The black upright piano before him was painted with Day of the Dead skulls, sitting under a palm tree, next to a trash can in the middle of a shopping center.
And as he played Bach’s Prelude No. 1, a nearby dog barked, crying children ran by and happier ones rode 25-cent kiddie rides that blared gravelly sound effects and music.
Others stopped to enjoy the strains of live piano lilting through Plaza Del Valle shopping center in Panorama City on Thursday as part of a large-scale art and music installation that launched simultaneously around Los Angeles.
“It redefines quadraphonic,” said McDonald, a music director at Church on the Way in Van Nuys.
“It’s making classical music accessible. This isn’t your grandfather’s orchestra.”
As part of the “Play Me, I’m Yours” project sponsored by the L.A. Chamber Orchestra, 30 pianists playing 30 uniquely decorated pianos launched into Bach’s Prelude No. 1 at 30 spots at noon around Los Angeles, including the El Portal Theatre in North Hollywood, Union Station, Santa Monica Pier and City Hall.
“It kind of makes working relaxing,” said barber Alex Gerardo, 18, who was giving a buzz cut to a customer at Plaza Del Valle. “It makes me want to learn how to play.”
The eye-catching pianos were installed in high-traffic public areas to get passers-by to tickle the ivories in moments of spontaneous music and creativity.
“It’s wonderful what they’re doing,” said Mary Beth Haag, a singer who taught voice at Scripps College before retiring last year. “It brings music to everybody. Anybody can sit down and play, even if they don’t know how to play. It’s great.”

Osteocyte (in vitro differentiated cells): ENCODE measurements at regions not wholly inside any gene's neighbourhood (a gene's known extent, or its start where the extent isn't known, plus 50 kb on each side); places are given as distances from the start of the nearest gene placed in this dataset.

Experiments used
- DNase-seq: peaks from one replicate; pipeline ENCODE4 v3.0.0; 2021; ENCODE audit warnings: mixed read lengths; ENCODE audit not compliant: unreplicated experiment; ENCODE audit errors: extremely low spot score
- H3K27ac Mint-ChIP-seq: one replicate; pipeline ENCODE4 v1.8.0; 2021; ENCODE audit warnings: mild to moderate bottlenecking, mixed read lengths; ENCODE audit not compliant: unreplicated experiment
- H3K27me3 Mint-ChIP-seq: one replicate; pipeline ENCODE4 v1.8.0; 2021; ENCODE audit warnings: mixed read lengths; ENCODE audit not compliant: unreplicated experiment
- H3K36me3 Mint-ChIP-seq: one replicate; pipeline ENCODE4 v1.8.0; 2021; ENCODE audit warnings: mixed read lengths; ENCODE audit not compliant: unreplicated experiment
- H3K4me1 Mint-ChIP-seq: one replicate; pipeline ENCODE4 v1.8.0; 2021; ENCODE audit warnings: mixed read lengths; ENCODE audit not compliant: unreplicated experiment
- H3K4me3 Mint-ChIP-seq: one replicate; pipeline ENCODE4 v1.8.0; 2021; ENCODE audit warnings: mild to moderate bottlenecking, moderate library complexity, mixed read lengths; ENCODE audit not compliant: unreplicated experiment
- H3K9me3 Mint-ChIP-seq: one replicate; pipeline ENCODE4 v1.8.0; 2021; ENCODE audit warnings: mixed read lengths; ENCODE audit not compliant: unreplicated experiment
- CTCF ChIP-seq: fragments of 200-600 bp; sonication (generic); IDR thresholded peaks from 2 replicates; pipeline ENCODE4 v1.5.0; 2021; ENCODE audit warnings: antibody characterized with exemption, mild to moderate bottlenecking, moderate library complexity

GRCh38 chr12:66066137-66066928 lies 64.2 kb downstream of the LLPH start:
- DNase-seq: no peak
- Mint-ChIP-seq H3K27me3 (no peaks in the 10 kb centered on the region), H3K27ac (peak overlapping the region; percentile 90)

The pianos were decorated by community groups such as the Canoga Park Youth Arts Center and others, including muralist Kent Twitchell, graffiti artist Man One, and sight-impaired students at Braille Institute and Long Beach’s Arts & Services for the Disabled.
The pianos will be left in place for three weeks, and players are encouraged to upload pictures or videos of themselves using the instruments at www.streetpianosLA.com.
“This is a little different,” said Panorama City resident Aaron Alamello, who was doing some shopping and stopped because the sounds of classical music in the Latino neighborhood were so unusual. “We stop and we might like it. He’s sharing it with us, and that’s what matters.”
The project is the brainchild of British artist Luke Jerram, who has been on tour since 2008, installing more than 500 pianos emblazoned with the message “Play Me, I’m Yours” in about 22 cities worldwide.
San Juan, Puerto Rico, London and Salt Lake City will also become home to more public pianos later this year.
“This is by far the most ambitious presentation of the installation to date,” Jerram said. “I hope the public enjoys the project and takes advantage of the opportunity to perform, express themselves and go out and play.”
The pianos will be donated to local schools and community groups after the three-week period.
The performance, as well as the project itself, brought a bit of much-needed fine arts culture to the neighborhood, said Michelle Klein-Hass, a board member of the Panorama City Neighborhood Council.
“I’m just very glad to see cultural events happening here for once,” Klein-Hass said. “We’re kind of considered a backwater. Our people are as interested in culture as everyone else.”
Working his way through Preludes from Bach’s “The Well-Tempered Clavier,” McDonald wrapped up his 20-minute performance to applause from bystanders just as raindrops began falling.
“I loved it,” said McDonald, 57. “I heard a dog bark at one point, and heard a little bit of a conversation. Al fresco, you know?”